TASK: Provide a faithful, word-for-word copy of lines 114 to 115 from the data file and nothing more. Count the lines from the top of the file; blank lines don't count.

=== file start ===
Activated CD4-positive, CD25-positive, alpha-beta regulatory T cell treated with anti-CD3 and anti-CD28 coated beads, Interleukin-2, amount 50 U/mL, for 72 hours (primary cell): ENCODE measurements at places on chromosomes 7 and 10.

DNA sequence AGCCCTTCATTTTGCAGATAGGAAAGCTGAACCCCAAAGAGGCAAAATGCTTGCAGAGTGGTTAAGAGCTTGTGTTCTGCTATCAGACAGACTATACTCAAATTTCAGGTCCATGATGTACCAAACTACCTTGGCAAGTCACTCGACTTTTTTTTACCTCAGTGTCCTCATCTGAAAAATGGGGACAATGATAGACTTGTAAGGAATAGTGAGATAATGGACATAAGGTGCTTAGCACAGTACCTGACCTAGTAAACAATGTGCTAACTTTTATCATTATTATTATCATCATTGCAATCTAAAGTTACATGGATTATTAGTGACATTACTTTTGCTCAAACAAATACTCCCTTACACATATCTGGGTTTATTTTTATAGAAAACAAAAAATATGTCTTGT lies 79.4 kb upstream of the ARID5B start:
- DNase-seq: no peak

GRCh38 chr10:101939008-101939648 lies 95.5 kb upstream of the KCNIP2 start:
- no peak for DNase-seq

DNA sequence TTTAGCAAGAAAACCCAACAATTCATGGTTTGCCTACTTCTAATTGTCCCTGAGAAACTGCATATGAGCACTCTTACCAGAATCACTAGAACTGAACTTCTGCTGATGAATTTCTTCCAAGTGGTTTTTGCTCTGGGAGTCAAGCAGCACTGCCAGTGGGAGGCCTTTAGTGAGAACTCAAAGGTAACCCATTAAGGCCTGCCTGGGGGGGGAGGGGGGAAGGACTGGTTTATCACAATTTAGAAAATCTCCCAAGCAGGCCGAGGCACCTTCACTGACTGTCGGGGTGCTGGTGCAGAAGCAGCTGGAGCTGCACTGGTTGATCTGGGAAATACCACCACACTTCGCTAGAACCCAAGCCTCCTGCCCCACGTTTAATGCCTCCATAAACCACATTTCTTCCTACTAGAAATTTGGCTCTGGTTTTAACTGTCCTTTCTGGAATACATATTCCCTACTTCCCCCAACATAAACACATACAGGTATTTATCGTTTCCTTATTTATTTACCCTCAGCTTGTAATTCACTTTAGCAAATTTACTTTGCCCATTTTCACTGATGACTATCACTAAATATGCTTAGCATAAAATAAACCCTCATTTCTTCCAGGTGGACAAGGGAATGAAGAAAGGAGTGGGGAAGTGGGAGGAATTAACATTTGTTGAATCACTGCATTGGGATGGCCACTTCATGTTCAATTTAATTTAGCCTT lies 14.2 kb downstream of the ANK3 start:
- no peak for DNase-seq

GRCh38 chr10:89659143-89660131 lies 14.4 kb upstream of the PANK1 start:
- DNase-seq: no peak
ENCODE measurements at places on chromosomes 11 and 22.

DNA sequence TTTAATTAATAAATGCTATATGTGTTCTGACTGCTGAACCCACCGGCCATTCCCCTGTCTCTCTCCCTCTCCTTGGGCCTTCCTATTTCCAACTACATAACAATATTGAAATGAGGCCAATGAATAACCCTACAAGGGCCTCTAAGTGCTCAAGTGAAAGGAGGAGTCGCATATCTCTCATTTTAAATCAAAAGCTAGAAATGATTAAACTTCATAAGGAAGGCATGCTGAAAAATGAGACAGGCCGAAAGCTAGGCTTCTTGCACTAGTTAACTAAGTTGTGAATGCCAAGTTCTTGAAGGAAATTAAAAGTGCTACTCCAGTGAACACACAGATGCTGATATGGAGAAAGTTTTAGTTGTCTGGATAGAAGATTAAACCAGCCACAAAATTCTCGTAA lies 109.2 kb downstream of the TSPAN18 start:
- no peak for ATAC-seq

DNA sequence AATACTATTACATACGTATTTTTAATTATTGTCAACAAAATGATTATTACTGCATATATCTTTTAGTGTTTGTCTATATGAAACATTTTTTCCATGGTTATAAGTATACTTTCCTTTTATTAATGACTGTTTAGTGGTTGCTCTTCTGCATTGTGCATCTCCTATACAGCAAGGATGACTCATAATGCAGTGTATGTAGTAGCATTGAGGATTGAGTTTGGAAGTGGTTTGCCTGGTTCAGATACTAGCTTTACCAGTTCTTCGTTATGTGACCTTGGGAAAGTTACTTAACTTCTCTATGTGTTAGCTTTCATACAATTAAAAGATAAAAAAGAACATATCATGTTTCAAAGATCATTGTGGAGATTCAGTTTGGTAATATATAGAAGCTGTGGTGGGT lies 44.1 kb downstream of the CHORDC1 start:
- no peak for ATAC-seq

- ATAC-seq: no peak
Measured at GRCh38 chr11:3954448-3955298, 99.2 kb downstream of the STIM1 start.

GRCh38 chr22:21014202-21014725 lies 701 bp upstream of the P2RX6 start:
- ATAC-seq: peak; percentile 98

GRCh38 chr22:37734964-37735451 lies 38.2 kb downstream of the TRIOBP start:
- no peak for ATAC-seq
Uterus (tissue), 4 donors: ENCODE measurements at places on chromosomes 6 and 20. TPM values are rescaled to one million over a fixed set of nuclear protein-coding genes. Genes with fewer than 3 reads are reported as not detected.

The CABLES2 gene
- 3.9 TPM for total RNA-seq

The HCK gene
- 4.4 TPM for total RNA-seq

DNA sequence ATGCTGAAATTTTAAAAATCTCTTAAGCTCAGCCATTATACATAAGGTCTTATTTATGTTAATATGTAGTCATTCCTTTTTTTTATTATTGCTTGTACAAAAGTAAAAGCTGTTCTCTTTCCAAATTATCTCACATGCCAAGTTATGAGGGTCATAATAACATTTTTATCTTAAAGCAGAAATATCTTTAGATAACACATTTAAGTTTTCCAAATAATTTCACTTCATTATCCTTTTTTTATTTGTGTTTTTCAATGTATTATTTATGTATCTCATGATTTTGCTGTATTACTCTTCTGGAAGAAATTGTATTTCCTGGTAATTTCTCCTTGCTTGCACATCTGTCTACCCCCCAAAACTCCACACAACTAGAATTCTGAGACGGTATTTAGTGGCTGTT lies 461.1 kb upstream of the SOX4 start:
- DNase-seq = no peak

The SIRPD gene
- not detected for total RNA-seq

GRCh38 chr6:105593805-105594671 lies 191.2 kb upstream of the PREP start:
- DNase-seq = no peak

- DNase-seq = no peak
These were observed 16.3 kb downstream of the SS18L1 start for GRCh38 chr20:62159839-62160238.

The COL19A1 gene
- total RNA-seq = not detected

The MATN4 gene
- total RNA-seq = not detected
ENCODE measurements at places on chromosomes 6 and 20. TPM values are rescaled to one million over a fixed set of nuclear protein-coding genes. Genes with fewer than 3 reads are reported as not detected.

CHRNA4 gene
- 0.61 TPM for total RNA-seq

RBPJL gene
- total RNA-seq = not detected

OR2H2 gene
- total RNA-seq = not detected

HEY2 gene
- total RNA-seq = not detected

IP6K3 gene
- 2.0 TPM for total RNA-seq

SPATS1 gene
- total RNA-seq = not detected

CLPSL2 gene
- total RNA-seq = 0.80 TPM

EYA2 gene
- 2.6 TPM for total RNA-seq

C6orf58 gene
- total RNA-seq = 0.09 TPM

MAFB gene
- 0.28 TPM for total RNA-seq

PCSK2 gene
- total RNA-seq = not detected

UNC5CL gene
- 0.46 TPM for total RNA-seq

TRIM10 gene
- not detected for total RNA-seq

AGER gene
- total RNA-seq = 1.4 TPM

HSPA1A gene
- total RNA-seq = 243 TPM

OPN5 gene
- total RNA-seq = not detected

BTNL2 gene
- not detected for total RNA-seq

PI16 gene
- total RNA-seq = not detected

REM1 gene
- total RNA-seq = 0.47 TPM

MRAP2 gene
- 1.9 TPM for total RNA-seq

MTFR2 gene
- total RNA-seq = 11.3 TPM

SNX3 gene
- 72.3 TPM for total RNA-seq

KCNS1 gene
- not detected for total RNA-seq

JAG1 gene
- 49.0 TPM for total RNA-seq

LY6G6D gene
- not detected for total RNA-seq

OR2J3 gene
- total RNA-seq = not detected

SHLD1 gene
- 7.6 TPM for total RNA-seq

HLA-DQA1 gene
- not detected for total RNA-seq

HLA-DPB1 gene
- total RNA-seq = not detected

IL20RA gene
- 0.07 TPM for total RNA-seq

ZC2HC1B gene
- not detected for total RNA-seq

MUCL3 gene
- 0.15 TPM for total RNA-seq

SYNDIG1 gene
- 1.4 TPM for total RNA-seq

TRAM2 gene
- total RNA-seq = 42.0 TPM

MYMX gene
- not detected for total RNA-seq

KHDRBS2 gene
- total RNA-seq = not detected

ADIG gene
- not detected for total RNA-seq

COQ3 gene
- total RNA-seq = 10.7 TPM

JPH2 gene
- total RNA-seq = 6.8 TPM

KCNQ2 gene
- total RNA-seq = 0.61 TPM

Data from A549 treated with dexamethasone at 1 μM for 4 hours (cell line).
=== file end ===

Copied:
- total RNA-seq = 10.7 TPM

JPH2 gene